The Current State Of ISIS As Its End Draws Near ISIS has lost control of almost all of its territory after a years-long military campaign. NPR's Ari Shapiro talks with Associated Press reporter Sarah El Deeb, who is at the frontlines of the fight.
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The Current State Of ISIS As Its End Draws Near

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The Current State Of ISIS As Its End Draws Near

The Current State Of ISIS As Its End Draws Near

The Current State Of ISIS As Its End Draws Near

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ISIS has lost control of almost all of its territory after a years-long military campaign. NPR's Ari Shapiro talks with Associated Press reporter Sarah El Deeb, who is at the frontlines of the fight.

ARI SHAPIRO, HOST:

President Trump tweeted on Saturday that, quote, "the caliphate is ready to fall." He was referring to the Islamic State. ISIS has lost control of almost all of its territory after a long military campaign led by the U.S. and allies. The group once ruled large parts of Iraq and Syria. Now its last stronghold is a patch of land in eastern Syria near the Iraqi border, just a few hundred yards wide.

Local commanders of U.S.-backed forces say they are just hours or days away from controlling that area. The AP's Sarah El Deeb is on the frontlines of this fight, and she joins us now. Hello, there.

SARAH EL DEEB: Hi.

SHAPIRO: Give us a sense of what this last stronghold looks like. This group used to control huge cities, Raqqa, Mosul. What is the area like where they are now?

DEEB: It's basically a small stretch of flat land on the banks of the Euphrates Rivers. It's a collection of tents and then a few small homes, some green grass and palm trees. But it's really a very small area where we're told about a thousand people are crowded in.

SHAPIRO: And so what does the final stage of this fight look like?

DEEB: Well, I've been here for about eight days, and it's been a period of an easy standoff. We haven't exactly seen any clashes or fighting. We've seen airstrikes - not very intense. We've heard gunfire, but we haven't seen any massive battle.

I think that what we understand from the officials here is that the group is mostly sick and running out of ammunition and supply, but also standing steadfast. They don't want to surrender. They've also taken hostages, a bunch of civilians.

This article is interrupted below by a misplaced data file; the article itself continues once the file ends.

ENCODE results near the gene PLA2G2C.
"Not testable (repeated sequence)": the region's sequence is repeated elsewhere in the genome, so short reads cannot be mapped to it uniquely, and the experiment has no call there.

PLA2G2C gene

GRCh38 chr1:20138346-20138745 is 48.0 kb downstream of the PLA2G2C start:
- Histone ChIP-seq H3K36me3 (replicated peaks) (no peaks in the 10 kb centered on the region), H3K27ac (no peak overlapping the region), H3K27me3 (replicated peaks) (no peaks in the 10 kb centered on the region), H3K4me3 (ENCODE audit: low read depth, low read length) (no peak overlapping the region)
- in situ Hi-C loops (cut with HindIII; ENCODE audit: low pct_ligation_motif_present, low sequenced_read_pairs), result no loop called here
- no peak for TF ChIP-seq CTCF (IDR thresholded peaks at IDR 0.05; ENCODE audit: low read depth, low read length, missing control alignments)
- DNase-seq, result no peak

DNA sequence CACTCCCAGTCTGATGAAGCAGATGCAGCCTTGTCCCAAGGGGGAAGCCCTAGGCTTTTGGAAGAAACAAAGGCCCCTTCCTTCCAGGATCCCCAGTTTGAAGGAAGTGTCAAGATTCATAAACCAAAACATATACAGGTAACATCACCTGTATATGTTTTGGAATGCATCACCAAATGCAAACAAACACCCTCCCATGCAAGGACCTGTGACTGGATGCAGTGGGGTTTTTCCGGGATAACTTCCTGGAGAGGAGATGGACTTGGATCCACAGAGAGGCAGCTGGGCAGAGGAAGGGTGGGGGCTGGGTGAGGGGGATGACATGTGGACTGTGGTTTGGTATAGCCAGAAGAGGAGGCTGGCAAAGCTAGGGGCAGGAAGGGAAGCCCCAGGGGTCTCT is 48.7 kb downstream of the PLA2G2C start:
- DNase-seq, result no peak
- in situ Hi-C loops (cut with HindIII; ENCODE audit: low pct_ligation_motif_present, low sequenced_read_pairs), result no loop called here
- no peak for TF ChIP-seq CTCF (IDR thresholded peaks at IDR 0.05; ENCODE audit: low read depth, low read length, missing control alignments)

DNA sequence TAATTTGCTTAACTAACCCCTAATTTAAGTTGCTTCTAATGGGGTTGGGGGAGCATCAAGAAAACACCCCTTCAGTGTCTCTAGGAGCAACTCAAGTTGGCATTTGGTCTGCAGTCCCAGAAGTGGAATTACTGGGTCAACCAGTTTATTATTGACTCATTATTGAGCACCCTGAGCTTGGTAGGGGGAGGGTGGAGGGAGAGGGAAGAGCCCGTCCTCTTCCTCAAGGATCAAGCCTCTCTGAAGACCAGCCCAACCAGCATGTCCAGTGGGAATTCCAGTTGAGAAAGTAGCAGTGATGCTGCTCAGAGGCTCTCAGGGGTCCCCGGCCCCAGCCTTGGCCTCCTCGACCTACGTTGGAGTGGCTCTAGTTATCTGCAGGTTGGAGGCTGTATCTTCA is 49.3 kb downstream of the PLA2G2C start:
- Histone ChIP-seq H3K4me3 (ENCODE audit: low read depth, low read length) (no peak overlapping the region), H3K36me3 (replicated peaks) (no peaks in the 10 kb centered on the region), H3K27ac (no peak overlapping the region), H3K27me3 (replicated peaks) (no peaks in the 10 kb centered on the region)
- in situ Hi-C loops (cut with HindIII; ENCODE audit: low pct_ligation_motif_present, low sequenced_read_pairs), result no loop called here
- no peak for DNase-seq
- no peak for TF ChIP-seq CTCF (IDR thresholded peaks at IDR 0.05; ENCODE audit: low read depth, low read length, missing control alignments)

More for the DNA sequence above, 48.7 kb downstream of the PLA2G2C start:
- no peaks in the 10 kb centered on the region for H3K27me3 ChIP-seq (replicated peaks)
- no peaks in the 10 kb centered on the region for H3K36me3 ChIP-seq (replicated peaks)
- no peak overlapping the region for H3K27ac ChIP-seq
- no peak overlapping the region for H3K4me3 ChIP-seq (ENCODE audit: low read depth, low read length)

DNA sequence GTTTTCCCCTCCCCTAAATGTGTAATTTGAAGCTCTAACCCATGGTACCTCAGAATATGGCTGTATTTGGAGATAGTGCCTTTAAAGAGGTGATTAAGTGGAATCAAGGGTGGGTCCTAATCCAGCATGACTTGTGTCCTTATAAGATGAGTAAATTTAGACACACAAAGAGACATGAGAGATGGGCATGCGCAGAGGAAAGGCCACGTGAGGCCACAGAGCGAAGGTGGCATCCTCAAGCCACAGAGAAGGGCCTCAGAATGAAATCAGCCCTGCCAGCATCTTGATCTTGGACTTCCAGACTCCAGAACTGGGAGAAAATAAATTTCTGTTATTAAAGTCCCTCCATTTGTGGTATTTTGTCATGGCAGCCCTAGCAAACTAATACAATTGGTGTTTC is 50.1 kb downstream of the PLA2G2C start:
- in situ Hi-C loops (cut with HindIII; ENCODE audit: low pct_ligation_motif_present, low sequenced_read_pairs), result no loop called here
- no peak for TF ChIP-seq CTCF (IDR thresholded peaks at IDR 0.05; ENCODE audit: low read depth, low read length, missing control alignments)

There is hope, from what we hear, is that they will be able to get the civilians out and also get some of the potentially leaders of the group that are still holed up in this small speck of land.

SHAPIRO: So what is the final end game that U.S.-backed forces are hoping to see play out here? How do they want to see this conclude?

DEEB: What we saw today is that they basically sent a bunch of trucks to the tip of the small enclave, trying to evacuate a small number of people that are said to have surrendered overnight or in the last few hours.

But I think what they want is that they want the remaining militants, who are believed to be 300 maybe, to - to surrender, to get themselves in. They have also said that they can't wait for an indefinite period. But I think they're holding on to see if they can minimize the damage in this last batch.

SHAPIRO: You and I are both describing this as the final battle. Once this fight is over, will ISIS in fact be defeated?

DEEB: Interesting question - very difficult one to answer. I think as we see the group is losing its territory, we also see a lot of attacks and sleeper-cell action going on in Syria and Iraq almost daily - on a daily basis by people that are believed to be affiliated with the group.

We've also seen their attacks in Egypt, in Libya, in the Philippines. We know that they continue to produce material online, and they try to recruit people. So I think the territory is probably finished, but I don't think the group is yet over or its ideology has been eradicated.

SHAPIRO: Sarah El Deeb is an AP reporter based in Beirut speaking with us today from eastern Syria, a few miles from the Iraqi border. Thank you so much.

DEEB: Thank you, Ari.

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